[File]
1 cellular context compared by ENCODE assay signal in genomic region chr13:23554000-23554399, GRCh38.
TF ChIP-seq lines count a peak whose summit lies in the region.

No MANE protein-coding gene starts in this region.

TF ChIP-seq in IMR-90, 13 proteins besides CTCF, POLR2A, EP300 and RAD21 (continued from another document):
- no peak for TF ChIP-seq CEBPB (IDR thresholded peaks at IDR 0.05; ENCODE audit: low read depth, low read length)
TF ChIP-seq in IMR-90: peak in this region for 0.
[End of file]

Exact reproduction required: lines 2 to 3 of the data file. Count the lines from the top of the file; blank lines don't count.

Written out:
TF ChIP-seq lines count a peak whose summit lies in the region.

No MANE protein-coding gene starts in this region.